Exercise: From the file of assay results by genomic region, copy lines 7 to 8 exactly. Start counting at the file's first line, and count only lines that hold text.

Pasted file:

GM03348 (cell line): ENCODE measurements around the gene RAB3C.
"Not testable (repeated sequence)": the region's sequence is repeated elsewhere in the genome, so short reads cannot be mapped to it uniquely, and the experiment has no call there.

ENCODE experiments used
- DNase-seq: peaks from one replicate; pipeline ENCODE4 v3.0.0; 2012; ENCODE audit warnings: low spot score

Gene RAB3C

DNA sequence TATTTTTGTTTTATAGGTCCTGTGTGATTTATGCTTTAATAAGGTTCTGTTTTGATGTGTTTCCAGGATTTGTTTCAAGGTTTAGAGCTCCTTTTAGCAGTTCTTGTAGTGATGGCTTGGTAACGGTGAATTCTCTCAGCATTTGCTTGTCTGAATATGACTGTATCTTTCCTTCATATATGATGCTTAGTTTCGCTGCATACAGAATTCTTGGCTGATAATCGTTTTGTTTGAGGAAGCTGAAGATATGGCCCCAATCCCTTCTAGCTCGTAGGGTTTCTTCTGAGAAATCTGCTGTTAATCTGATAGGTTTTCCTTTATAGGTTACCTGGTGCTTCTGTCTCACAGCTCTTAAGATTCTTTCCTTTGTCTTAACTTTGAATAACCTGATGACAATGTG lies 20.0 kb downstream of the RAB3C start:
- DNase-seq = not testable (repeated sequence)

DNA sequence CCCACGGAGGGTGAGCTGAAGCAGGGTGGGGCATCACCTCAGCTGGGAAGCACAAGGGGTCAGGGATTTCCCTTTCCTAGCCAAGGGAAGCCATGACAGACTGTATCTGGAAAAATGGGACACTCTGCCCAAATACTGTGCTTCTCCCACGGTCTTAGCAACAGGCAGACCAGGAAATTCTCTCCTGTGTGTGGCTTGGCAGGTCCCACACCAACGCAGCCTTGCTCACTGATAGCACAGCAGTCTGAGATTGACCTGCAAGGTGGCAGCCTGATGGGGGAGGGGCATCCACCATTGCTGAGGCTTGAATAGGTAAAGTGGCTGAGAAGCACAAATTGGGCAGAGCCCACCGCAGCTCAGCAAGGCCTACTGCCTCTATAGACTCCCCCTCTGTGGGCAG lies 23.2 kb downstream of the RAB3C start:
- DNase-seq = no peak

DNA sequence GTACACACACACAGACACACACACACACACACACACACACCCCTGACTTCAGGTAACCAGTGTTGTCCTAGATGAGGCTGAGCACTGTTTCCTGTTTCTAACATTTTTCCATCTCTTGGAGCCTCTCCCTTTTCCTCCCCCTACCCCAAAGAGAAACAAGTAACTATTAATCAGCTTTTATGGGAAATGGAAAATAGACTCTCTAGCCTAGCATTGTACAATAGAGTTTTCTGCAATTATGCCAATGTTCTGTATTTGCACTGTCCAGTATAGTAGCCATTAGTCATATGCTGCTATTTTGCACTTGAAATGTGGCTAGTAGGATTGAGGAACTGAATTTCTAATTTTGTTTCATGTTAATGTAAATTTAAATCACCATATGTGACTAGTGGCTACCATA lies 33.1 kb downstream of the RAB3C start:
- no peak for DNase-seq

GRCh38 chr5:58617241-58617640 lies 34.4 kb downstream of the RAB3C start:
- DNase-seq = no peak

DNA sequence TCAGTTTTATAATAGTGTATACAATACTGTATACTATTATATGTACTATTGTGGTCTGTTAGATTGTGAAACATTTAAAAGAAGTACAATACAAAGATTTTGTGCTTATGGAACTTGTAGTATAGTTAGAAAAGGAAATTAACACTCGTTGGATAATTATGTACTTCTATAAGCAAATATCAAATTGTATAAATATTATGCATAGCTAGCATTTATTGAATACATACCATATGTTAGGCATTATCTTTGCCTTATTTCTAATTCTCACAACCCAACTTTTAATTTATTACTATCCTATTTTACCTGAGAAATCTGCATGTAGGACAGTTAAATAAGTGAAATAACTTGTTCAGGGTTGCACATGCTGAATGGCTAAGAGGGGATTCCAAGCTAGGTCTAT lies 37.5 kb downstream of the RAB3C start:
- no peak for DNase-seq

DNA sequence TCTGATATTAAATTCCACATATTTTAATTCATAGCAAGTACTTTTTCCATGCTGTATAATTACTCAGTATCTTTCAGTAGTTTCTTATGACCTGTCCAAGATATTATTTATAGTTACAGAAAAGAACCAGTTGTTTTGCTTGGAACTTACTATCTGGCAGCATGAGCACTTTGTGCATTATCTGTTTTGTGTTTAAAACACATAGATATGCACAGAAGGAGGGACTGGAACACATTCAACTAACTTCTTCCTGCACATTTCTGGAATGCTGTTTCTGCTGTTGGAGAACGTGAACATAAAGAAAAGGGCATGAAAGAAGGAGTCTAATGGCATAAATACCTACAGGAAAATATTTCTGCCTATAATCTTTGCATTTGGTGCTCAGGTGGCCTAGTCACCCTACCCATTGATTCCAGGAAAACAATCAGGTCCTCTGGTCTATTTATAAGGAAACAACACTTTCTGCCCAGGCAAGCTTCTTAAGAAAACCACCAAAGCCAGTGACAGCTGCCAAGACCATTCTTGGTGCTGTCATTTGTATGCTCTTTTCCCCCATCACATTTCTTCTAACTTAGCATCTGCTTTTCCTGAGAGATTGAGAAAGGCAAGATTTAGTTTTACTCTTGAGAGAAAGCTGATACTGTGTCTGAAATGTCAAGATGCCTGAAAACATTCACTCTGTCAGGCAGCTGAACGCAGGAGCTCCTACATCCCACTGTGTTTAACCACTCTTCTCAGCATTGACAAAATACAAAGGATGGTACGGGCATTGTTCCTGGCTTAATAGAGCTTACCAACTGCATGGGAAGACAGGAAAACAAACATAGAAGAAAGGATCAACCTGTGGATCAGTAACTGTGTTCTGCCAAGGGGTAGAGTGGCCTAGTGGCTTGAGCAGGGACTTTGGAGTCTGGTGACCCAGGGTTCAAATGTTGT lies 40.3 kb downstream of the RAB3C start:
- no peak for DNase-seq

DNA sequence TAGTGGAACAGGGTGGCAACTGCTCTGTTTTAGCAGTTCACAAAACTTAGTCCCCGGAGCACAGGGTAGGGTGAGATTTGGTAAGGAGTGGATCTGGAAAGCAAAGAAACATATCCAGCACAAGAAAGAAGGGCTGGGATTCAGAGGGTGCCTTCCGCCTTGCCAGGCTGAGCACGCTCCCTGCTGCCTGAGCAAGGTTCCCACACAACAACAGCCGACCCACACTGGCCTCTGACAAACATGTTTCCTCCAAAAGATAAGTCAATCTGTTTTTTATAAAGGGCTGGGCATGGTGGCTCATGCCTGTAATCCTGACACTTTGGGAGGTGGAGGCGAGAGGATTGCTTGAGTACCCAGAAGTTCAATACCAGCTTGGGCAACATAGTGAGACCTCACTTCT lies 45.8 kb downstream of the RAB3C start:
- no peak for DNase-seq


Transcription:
- DNase-seq = not testable (repeated sequence)

DNA sequence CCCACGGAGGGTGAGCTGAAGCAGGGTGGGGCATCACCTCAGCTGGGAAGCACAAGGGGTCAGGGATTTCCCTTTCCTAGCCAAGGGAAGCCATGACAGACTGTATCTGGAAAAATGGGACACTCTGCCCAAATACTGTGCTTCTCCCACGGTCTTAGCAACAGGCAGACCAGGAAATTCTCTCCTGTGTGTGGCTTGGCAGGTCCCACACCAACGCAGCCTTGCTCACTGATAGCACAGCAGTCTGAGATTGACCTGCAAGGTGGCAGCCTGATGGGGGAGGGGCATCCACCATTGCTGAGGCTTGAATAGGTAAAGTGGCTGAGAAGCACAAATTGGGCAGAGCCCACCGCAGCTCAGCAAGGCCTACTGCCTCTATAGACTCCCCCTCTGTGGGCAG lies 23.2 kb downstream of the RAB3C start: